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April 20, 1961 - Image 6

Resource type:
The Michigan Daily, 1961-04-20

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Tape Measure Clout Soars 461'1"

"'It would've been out of Briggs
For that matter it would've
been out of Tiger stadium too, for
coincidentally enough, the dimen-
sions of both parks are identical.
The slightly partial observer who
is still living somewhat in the past
is Michigan baseball Coach Don
Lund, and the subject under dis-
cussion was the home run Wol-
verine right fielder Dick DeLamiel-
leure hit against Wayne State last
Friday afternoon.
With two men on in the third
inning, DeLamielleure caught hold
of a fast ball offering by Wayne
State's Larry Strausberger and
sent a sky high shot into the ten-
nis courts far beyond the right
field barrier.
Wanted Verification
Lund, the Tiger's regular right
Aelder in 1953-4 when the Detroit
park was still Brigg's stadium, is
not one to make idle statements.
But this one he wanted to verify.
Yesterday, armed with a tape
measure and accompanied by
Michigan equipment manager
Henry Hatch-who had visually
marked the spot where the ball hit
from his press box seat - Lund
marched out to prove his point.
The distance? Four hundred
sixty-one feet, one-inch-as the
crow flies.
Not Many Longer
"You don't see many farther,
than this," Lund said, with a look
of fulfillment. And then he added,
"You have to remember that the
upper deck at Detroit leans out

over the lower deck and is ac-
tually only about 320-ft. from
home plate. There's no doubt in
my mind that Dick's ball would
have been on the roof if not over."
"When Mantle or somebody in
the big leagues hits one this far
everybody takes it for granted.
But when a college player does it
then it's open to skepticism. I
think the caliber of college base-
ball is being vastly under-rated."
Herculean Clout
Actually, the Herculean clout
was DeLamielleure's second homer
of the inning-but the first had
curved foul. After arguing on the
next pitch-a called strike - he
connected for the big one,
"I was still seething a little, I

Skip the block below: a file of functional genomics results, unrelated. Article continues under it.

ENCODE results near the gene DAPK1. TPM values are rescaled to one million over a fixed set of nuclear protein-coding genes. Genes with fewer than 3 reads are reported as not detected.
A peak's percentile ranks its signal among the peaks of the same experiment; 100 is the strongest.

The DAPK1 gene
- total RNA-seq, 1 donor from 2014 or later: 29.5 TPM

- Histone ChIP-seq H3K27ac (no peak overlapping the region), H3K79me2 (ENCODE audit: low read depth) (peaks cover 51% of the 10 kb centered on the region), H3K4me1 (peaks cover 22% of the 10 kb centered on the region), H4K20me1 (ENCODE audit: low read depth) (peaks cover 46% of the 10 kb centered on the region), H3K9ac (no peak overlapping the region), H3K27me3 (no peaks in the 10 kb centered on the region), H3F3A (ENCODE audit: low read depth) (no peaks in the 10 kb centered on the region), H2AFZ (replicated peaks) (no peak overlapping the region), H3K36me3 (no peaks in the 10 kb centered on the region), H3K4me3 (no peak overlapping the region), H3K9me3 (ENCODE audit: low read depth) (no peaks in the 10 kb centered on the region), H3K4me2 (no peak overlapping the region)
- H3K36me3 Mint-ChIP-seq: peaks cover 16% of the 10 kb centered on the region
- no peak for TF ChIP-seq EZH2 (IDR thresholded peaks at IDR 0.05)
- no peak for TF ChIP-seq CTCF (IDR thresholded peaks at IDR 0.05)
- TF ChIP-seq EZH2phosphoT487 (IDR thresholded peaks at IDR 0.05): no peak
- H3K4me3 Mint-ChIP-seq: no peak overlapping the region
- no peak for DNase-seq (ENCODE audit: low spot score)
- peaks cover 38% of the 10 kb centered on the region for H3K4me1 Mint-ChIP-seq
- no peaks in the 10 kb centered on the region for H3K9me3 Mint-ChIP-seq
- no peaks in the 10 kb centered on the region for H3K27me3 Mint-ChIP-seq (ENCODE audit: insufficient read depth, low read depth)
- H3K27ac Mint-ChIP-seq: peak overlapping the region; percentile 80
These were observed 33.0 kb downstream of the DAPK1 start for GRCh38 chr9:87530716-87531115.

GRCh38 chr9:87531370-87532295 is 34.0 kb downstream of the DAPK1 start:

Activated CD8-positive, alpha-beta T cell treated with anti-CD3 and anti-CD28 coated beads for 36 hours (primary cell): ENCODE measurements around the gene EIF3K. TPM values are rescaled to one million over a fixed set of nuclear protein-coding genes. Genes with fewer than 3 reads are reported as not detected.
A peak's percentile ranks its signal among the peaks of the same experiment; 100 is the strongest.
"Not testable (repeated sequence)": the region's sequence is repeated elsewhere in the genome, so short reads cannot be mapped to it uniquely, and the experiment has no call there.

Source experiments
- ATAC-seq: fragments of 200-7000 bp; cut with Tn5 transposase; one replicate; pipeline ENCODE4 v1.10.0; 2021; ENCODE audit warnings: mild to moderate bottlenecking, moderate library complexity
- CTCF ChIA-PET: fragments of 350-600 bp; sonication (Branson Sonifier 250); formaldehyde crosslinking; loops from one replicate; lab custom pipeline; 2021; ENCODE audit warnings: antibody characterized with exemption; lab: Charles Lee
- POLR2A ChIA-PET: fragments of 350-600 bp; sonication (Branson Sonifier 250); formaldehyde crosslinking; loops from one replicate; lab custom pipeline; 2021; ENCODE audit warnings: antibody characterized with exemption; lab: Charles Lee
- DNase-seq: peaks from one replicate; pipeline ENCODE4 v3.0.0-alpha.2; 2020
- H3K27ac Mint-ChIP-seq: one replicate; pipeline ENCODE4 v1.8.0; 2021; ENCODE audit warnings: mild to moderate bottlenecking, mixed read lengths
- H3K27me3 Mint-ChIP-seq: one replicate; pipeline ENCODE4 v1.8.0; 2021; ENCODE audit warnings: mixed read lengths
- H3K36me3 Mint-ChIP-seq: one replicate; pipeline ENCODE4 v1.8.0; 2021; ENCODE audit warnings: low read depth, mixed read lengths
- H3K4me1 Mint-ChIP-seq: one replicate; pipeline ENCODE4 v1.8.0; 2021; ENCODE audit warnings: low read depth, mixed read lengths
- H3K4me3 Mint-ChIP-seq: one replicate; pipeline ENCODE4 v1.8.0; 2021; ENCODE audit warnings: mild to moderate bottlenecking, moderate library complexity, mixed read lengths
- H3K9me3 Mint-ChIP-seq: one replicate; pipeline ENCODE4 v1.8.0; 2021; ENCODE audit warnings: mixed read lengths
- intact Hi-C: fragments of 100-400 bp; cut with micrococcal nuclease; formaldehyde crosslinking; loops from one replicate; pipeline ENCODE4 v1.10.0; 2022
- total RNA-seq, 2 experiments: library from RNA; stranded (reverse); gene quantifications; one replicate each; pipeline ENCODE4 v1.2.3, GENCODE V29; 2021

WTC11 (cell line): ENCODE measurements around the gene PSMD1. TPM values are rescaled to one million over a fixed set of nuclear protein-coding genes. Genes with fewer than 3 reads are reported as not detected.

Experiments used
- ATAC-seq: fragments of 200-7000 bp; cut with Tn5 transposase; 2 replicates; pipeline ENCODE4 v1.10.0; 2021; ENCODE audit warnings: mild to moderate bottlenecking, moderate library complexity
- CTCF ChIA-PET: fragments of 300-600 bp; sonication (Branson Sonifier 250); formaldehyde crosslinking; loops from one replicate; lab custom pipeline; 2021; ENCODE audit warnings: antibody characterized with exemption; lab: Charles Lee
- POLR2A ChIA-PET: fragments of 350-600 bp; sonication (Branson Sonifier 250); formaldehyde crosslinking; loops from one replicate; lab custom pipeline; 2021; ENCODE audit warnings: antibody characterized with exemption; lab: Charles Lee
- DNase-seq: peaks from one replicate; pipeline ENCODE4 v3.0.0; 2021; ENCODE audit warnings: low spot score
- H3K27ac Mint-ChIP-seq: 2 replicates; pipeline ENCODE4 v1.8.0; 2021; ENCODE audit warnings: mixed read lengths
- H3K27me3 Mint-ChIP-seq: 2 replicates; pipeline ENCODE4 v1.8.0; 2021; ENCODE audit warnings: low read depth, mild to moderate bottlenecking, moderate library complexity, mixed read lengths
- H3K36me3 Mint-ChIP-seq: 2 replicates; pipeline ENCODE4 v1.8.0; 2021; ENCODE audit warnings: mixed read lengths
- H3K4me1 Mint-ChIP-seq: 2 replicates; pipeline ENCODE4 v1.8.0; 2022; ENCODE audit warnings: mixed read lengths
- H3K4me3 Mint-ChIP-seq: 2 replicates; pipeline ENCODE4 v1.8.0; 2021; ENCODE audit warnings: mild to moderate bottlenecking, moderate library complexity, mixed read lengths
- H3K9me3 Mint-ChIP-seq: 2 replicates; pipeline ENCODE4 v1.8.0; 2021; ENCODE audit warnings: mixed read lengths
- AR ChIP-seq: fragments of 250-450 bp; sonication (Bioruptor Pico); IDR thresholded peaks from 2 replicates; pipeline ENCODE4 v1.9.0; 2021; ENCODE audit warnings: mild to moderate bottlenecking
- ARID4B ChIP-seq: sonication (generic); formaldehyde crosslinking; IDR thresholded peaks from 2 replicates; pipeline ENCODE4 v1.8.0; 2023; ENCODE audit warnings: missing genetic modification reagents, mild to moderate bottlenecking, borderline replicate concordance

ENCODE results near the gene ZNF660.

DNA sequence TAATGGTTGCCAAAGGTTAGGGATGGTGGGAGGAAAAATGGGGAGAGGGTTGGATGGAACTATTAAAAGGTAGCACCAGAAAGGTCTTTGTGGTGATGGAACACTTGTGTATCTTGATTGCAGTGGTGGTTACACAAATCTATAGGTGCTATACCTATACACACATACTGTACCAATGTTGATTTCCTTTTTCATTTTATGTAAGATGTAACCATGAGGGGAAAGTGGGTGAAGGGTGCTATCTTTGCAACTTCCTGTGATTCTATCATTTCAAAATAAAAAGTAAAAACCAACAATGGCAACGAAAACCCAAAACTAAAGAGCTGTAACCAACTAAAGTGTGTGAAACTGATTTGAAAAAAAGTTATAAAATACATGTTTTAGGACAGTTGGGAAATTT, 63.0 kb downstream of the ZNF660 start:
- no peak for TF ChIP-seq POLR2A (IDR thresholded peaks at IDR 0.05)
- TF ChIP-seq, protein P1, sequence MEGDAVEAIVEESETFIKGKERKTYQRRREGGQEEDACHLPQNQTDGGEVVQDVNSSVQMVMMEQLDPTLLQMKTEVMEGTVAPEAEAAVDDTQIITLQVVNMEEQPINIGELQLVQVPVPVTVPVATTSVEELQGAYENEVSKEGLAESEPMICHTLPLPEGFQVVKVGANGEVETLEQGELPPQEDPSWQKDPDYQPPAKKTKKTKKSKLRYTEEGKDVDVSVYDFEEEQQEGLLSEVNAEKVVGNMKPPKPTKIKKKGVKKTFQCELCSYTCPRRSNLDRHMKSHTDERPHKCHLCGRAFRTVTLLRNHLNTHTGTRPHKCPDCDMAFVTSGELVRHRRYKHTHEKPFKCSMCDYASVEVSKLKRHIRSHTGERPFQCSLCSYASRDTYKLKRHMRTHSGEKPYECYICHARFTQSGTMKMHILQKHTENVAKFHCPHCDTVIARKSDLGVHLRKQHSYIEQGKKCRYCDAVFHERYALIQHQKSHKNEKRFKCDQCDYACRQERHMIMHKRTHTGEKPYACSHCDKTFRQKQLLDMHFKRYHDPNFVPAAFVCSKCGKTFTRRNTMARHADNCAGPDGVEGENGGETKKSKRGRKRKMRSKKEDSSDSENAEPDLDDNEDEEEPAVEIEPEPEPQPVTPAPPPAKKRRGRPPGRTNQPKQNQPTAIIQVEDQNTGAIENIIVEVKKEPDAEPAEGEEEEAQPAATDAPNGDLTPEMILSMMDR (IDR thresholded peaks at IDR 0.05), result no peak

guess, when I cut at his fast ball,"
recalls DeLamielleure, "and I
might have swung a little harder
than usual. I knew it was gone
the moment I hit it."
With a 461'1" reference at hand,
it's obvious that DeLamielleure
has more going for him than his
name, which incidentally is pro-
nounced Da-lam-ma-leer.
Illustrious Club
At present the 6' 200-1b. junior
transfer from Notre Dame is the
only active Wolverine in the I-
almost - maimed - a - tennis-play-
er-club. He joins an illustrious
group, of which the most famous
member is sequoia arms himself,
Ted Kluszewski.
"Kluszewski hit his homer a
little closer to the right field line,"
recalls Lund, who played against
the former Indiana star in his
senior year at Michigan in 1945.

"I think Dick's might have been
a little farther though."
Two Timer
If DeLamielleure was power (the
political kind) hungry he might
even claim the presidency of the
organization. His qualifications
are simply that he has reached
the distant cement not once, but
His intitiation came last year
in the freshman-varsity game
when he powered a similar shot
to almost the same spot. This
one was not measured, however.

"I think the one I hit last Fri-
day was a little farther," ventures
DeLamielleure. "It was certainly
more satisfying-it counted."
Tomorrow when the Wolverines
face NCAA champion Minnesota
in their Big Ten opener, Lund
wouldn't be a bit unhappy if the
big right fielder became the only
three time member of the exclu-
sive organization.
He *would be just as happy,
though, if big "D" would slice one
of his home runs into four dou-

Four Team\
Meet Awaits
'M' Golfers
What does a golf team do in the
Despite the standard joke about
using red golf balls, a golf team
doesn't do much. Thus the Wolver-
ines had a problem, and with the
biggest meet of the young season
coming up Saturday at Columbus,
nobody was too happy about the
Back on Links
The squad is back on the links
now, working hard, for waiting
for them at Columbus besides
Ohio State's Buckeyes, will be
Purdue and Indiana.
To a coach of another sport the
prospect of meeting these three
teams, one at a time, isn't en-
Although Purdue and Indiana
are in the midst of a rebuilding
operation after two years of lead-
ing the Conference, they can still
be expected to present a respect-
able team. Ohio State with the
home course advantage and the
big, bold Jack Nicklaus is con-